Webb was a member of the second Labour Government, and he was referring mainly to the ILP which disaffiliated from the Labour Party in 1932. The ILP's militant slogans at that period have a familiar ring today — "Socialism in Our Time" and "The Living Wage Policy". In disaffiliating the ILP believed it would hold the bulk of its MPs and local members, particularly as the Labour Party was in disarray in 1932. However, only a handful of the 156 MPs who were nominally members of the ILP remained with it, and the great majority of constituency members rejected it for the Labour Party. A "left-wing" confrontation would produce the same result today. Indeed, it is plain that the infiltrators are in the Labour Party because they see no prospect of success standing on their own feet. The election results for International Socialists, International Marxist Group, Workers' Revolutionary Party etc, have not alarmed anyone except their wealthy supporters who provide the money.

What do they hope to achieve by infiltration? "Left" is a muddled, imprecise term covering many ideas and motives. The groups working inside the Labour Party are not at all united in their aims. IS and IMG have been called "middle class centrists" by the WRP, who want Labour on power so that Labour "will be exposed and will be driven out" (1974 Election Manifesto). Andy Bevan, the Trotskyist Labour Youth Officer, wants only a different policy — "a programme that can really show the way forward to the Labour Party" (TV interview reported in Sunday Times, 28th Nov. 1976). In May 1972 a "left" Labour agent debating with an SPGB representative at Canterbury asserted that "revolutionaries" would take over the Labour Party, then get it while in power to engineer an economic crisis of which they could take advantage. (He was a Labour candidate in the last general election, and the crisis took place without the Government even trying.)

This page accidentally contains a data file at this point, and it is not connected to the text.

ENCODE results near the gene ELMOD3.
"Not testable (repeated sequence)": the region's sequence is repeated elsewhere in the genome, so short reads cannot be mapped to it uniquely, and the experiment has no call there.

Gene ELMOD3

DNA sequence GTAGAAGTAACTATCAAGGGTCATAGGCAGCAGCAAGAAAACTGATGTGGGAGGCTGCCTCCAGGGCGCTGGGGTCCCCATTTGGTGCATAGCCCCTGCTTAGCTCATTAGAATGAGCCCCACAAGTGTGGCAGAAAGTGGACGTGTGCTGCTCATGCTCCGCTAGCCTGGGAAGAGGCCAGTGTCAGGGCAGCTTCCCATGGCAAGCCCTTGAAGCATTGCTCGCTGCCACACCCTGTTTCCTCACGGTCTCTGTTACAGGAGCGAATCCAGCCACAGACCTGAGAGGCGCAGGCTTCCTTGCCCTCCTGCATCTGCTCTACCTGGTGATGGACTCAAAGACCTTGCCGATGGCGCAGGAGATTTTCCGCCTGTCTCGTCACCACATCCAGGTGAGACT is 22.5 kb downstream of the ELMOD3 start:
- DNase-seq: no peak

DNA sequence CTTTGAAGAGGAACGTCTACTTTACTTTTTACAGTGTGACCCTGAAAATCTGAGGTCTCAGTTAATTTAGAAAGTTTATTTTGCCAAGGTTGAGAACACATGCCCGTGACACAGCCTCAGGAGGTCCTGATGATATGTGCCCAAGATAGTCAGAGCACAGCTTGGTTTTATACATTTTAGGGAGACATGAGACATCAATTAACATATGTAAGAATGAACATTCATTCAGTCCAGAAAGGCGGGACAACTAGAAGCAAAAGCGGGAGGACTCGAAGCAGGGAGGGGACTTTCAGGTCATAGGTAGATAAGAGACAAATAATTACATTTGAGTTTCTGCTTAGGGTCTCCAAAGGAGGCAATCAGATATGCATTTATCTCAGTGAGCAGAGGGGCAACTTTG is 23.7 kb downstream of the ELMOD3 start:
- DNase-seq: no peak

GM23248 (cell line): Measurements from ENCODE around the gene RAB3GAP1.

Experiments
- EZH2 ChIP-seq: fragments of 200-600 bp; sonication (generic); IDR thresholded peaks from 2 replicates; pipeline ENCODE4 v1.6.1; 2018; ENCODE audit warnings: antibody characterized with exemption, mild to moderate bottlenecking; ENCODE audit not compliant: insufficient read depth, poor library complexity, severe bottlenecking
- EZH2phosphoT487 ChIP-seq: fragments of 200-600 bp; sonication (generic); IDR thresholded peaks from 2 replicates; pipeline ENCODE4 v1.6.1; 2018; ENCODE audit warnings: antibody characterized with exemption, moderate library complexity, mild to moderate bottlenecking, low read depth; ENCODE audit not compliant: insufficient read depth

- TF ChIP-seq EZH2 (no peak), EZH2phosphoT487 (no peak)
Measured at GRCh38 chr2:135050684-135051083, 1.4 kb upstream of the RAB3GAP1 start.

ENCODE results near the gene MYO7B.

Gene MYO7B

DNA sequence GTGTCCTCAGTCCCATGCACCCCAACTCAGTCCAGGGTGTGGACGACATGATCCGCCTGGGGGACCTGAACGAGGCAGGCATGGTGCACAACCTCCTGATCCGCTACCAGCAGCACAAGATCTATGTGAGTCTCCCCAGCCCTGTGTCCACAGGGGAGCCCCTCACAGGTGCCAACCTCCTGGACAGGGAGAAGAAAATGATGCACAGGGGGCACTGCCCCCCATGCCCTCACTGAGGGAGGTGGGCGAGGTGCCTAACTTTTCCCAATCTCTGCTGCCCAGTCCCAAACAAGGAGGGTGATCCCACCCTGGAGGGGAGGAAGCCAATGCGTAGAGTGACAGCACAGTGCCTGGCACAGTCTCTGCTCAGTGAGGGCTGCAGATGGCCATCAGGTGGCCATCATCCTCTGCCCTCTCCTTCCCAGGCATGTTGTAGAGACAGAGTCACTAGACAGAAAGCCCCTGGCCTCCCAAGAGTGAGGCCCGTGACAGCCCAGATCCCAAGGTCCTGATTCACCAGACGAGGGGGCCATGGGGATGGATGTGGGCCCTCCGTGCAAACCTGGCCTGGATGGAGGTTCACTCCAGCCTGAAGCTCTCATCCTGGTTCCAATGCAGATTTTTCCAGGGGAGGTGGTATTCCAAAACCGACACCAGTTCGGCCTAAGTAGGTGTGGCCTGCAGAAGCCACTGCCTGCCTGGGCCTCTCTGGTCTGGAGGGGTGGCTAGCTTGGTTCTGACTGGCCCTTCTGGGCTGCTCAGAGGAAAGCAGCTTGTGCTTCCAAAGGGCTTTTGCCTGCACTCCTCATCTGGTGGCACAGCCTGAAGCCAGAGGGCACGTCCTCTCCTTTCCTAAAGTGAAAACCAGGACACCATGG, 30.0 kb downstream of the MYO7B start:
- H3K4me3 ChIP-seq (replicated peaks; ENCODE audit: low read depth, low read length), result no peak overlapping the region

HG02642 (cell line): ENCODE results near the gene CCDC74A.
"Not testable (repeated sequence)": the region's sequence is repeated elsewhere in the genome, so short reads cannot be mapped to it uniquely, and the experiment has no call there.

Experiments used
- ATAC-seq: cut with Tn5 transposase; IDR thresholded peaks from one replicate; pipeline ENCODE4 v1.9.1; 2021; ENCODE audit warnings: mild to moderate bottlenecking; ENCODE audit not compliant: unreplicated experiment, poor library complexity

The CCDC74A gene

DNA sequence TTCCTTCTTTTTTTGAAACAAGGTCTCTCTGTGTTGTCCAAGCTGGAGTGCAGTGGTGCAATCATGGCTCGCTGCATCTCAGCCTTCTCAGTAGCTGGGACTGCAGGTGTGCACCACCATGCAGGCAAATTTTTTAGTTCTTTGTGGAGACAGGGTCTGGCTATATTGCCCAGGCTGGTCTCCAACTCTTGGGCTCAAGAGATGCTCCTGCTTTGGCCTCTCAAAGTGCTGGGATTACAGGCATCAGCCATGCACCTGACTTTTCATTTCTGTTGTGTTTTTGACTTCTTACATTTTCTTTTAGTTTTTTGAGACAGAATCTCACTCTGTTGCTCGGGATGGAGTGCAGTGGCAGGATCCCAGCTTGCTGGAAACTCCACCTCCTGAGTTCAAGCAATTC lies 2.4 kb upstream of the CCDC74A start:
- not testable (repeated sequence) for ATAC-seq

The demands made by the "left" are sadly familiar: soaking the rich, nationalization, the right to this and that. A letter to The Times in 7th December from the editor of the Militant paper protested against a "scare campaign" and said:
What frightens you and the class you represent is that the Labour Party rank and file should have the temerity seriously to wish to implement Clause IV, part 4 of Labour's constitution, which calls for the nationalization of the commanding heights of the economy. Militant has concretized this part of Labour's programme with its demand for the taking over of the woo or so monopolies which control 80-85 per cent of the economy, with the compensation to the shareholders on the basis of proven need, under democratic workers' control and management.